Insulating your home is one of the best things you can do to reduce your energy bills.
Need-to-know information about home insulation
Insulating your home is one of the best things you can do to reduce your energy bills and it'll make your house warmer and more comfortable, while also reducing its impact on the environment in the process.
What does insulation do?
Insulation - and draught-proofing - protects your home against cold in winter and excess heat in summer, and can even reduce noise pollution (like the sound from a road or passing aircraft). What's more, some key insulation measures are 'low cost', in that they pay for themselves in less than five years.
Other than low energy lighting, these measures have the best returns of all energy efficiency investments. Furthermore, if you decide to sell or rent your home, the rating that your home receives on an Energy Performance Certificate (EPC) will be improved.
|Home insulation measure||Cost||% saving on fuel bill||Money saved per year||Payback period (years)|
|Cavity wall insulation (100% funded by a grant)||£0||19.3%||£135||0.0|
|Cavity wall insulation (partly funded by a grant)||£49||19.3%||£135||0.36|
|Cavity wall insulation||£350||19.3%||£135||2.6|
|Loft insulation (100% funded by a grant)||£0||25%||£175||0.0|
|Loft insulation (partly funded by a grant)||£49||25%||£175||0.28|
|Loft insulation (DIY)||£50 to £350||25%||£175||2.0|
|Adding extra loft insulation (DIY)||£179||3.6%||£25||7.2|
|Floor insulation (DIY)||£50||6%||£42||1.2|
|Internal solid wall insulation||£5,500 to £8,500||63.6%||£445||19|
*These are estimated figures based on insulating a gas-heated, semi-detached home with three bedrooms. The installed cost includes a subsidy of around £250 available from the major energy suppliers under the Carbon Emissions Reduction Target (CERT). Source Energy Saving Trust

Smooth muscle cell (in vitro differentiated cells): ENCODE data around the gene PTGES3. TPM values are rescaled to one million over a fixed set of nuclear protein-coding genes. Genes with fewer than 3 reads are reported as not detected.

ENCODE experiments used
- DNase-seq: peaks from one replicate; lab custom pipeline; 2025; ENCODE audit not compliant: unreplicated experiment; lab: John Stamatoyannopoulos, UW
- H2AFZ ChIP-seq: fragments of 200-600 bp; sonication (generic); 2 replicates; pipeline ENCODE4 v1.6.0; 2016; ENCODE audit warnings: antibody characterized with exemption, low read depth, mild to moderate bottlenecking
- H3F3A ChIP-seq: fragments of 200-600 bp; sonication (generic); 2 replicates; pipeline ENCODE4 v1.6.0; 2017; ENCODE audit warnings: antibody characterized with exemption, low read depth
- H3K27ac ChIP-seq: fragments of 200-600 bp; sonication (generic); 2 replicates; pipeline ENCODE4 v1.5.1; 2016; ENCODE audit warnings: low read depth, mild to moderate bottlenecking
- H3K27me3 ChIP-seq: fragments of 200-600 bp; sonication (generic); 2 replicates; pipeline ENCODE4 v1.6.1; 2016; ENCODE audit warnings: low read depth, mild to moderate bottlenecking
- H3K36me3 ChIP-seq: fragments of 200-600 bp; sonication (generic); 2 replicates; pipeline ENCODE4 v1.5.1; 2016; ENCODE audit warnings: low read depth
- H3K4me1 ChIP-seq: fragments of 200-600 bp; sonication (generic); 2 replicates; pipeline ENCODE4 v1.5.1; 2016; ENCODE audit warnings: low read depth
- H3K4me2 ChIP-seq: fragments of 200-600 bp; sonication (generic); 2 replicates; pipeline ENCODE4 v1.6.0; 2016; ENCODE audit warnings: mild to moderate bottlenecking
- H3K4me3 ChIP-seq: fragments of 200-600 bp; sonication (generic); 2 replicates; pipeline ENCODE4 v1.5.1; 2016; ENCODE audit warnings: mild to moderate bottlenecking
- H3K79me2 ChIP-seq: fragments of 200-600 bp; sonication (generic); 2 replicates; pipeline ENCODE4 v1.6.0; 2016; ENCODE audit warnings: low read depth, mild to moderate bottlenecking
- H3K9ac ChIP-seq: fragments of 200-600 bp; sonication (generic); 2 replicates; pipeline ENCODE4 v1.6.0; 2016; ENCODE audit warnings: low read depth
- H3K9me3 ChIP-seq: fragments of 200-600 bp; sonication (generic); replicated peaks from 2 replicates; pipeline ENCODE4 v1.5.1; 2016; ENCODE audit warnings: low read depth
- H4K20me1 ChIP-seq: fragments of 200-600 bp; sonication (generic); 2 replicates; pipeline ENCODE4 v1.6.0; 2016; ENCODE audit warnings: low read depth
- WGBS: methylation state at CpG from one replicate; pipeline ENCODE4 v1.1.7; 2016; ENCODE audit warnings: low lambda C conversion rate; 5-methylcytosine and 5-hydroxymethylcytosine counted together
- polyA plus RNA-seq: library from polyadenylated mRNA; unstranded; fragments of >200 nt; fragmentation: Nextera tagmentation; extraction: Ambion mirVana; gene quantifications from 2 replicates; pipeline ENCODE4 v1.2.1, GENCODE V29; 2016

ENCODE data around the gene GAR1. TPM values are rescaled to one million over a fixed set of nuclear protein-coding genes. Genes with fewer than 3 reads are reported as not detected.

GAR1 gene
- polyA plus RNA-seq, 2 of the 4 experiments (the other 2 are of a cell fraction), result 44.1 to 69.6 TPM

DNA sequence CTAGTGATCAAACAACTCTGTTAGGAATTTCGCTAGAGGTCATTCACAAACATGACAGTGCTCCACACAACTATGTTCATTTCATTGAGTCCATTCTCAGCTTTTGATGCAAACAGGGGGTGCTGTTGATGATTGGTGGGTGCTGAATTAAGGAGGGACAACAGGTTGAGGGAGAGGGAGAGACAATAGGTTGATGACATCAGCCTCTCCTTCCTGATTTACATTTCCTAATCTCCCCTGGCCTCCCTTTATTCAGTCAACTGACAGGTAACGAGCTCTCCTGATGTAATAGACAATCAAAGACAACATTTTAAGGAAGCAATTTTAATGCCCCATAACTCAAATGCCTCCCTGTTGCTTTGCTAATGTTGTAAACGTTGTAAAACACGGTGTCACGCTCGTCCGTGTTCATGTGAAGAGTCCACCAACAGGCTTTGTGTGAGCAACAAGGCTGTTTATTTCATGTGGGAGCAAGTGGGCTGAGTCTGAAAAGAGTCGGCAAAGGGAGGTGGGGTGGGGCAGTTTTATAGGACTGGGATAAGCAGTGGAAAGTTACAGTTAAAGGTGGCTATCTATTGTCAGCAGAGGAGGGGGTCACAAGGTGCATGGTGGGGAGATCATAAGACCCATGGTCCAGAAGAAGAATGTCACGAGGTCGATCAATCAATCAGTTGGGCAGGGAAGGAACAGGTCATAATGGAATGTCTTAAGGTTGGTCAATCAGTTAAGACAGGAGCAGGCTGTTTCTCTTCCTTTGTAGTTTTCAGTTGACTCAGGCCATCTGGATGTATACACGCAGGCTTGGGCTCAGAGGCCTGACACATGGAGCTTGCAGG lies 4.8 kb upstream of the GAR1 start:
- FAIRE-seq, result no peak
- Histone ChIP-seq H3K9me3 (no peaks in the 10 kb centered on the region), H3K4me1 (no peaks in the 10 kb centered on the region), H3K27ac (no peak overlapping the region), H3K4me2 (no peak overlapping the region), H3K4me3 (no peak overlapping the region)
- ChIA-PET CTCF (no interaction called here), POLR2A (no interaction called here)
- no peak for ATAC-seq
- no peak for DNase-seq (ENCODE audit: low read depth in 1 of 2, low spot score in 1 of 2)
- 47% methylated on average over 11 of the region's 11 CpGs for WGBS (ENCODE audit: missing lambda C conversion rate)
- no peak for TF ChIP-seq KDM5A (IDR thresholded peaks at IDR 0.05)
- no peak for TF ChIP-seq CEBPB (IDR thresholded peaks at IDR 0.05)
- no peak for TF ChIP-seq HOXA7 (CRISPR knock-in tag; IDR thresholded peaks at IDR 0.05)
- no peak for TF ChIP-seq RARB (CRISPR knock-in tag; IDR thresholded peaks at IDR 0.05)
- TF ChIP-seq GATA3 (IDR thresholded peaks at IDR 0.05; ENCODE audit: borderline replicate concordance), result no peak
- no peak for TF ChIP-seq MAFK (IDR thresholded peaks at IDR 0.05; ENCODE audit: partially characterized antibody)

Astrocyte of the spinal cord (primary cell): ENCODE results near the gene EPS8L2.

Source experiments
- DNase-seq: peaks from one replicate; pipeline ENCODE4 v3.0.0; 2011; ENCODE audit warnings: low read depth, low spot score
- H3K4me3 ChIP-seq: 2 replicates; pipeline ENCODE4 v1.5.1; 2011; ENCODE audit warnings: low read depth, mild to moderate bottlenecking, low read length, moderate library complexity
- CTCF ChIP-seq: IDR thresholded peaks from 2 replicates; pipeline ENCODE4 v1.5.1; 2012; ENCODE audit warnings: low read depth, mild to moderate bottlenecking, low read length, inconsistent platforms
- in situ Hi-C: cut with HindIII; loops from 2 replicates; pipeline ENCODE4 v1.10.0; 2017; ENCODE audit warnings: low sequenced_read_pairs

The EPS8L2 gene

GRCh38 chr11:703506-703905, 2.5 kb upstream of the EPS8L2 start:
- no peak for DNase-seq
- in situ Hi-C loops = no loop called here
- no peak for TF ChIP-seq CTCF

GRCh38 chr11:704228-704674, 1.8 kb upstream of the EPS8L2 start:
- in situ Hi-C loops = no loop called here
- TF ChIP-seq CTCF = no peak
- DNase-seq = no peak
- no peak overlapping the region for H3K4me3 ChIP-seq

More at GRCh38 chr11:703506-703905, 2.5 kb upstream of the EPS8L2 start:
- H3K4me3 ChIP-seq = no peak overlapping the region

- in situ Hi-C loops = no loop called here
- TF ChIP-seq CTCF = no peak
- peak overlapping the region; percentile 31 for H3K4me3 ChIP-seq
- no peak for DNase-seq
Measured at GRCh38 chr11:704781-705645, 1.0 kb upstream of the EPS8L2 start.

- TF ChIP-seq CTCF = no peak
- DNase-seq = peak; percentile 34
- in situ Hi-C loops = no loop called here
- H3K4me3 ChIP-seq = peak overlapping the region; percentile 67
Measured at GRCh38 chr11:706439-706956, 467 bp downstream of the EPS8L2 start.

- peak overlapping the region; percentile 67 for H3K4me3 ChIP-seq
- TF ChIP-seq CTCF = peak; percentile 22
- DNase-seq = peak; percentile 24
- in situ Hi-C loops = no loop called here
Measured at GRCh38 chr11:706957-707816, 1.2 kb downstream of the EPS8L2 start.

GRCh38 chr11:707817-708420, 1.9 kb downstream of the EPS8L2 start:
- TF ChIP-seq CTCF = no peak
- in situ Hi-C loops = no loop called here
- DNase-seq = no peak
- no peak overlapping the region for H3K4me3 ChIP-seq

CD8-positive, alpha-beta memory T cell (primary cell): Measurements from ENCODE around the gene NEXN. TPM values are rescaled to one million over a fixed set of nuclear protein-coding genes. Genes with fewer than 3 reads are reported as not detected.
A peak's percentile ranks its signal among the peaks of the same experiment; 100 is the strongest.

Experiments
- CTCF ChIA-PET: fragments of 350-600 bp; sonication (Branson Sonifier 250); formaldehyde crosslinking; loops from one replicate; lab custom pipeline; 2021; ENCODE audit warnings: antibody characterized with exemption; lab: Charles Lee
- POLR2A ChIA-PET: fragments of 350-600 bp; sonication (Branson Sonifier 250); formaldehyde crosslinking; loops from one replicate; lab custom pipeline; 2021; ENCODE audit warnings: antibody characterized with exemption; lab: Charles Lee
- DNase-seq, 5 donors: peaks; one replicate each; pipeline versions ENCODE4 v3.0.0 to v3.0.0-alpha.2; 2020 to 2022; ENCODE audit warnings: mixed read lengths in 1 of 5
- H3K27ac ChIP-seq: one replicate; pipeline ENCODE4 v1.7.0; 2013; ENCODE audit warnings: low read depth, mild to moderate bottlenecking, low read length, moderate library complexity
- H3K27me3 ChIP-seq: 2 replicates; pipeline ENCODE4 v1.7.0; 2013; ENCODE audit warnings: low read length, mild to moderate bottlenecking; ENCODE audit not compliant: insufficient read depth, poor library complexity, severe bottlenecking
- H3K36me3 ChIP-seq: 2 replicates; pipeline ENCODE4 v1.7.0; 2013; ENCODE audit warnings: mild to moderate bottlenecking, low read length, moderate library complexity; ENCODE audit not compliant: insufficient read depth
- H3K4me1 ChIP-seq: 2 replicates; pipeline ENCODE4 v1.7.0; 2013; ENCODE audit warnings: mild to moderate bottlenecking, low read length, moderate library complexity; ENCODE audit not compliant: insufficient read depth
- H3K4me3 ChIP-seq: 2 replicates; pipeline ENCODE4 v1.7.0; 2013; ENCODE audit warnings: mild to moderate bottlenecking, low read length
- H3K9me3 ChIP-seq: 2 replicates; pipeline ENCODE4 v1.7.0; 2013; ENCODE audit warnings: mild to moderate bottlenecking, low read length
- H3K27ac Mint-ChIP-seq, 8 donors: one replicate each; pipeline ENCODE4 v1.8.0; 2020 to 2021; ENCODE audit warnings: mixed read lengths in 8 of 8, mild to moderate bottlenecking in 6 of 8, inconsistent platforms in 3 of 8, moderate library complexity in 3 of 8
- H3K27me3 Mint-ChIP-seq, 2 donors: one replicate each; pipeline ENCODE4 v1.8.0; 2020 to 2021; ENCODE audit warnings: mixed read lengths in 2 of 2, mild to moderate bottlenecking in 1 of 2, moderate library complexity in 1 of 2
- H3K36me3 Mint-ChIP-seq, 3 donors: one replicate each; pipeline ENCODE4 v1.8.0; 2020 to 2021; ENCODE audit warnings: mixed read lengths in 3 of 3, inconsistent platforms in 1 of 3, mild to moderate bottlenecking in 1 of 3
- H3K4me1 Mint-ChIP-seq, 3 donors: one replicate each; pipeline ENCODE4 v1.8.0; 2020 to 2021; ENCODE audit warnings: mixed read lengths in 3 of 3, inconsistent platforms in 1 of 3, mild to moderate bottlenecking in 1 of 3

What is the difference in insulation between a new build and an older house?
Although new homes are now built to very good insulation standards, historically homes in the UK were insulated to a very poor standard, especially when compared to other European nations. If your house was built over twenty years ago, it's very likely that there are opportunities to 'retro-fit' insulation and improve its energy efficiency.
By contrast, some modern eco-homes are super-insulated and air-tight to the extent that they no longer need a heating system - they rely on heat from sunlight through the windows, and produced by the occupants and by electrical equipment in the home, with occasional top-ups from individual electric heating devices.
How does the heat escape from my house and the cold get in?
There are five ways that heat can escape:
Conduction - that's heat moving through solids like metal or brick.
Radiation - this is the heat you directly feel when you stand near a heat source. It is in fact infra-red radiation, and just another form of 'electromagnetic radiation' like radio waves, visible light, ultra-violet and x-rays - which all travel at the speed of light. If you take infra-red photos of your house on a cold, still night you can help see where heat is being lost.
Convection - this is the natural tendency of warm air or water or other gases and liquids to rise, while cold air or water falls. This often results in circulation of air and is the main principle behind central heating radiators.
Air movement - draughts are a common form of heat loss, taking warm air from within the home and letting it out into the outside (and typically replacing it with cold air coming in). Another example is a wind blowing past a house, which will generally have a cooling effect on it. Water movement has the same effect, but there are no known UK examples of systems to recover heat from water before it is put into the drains.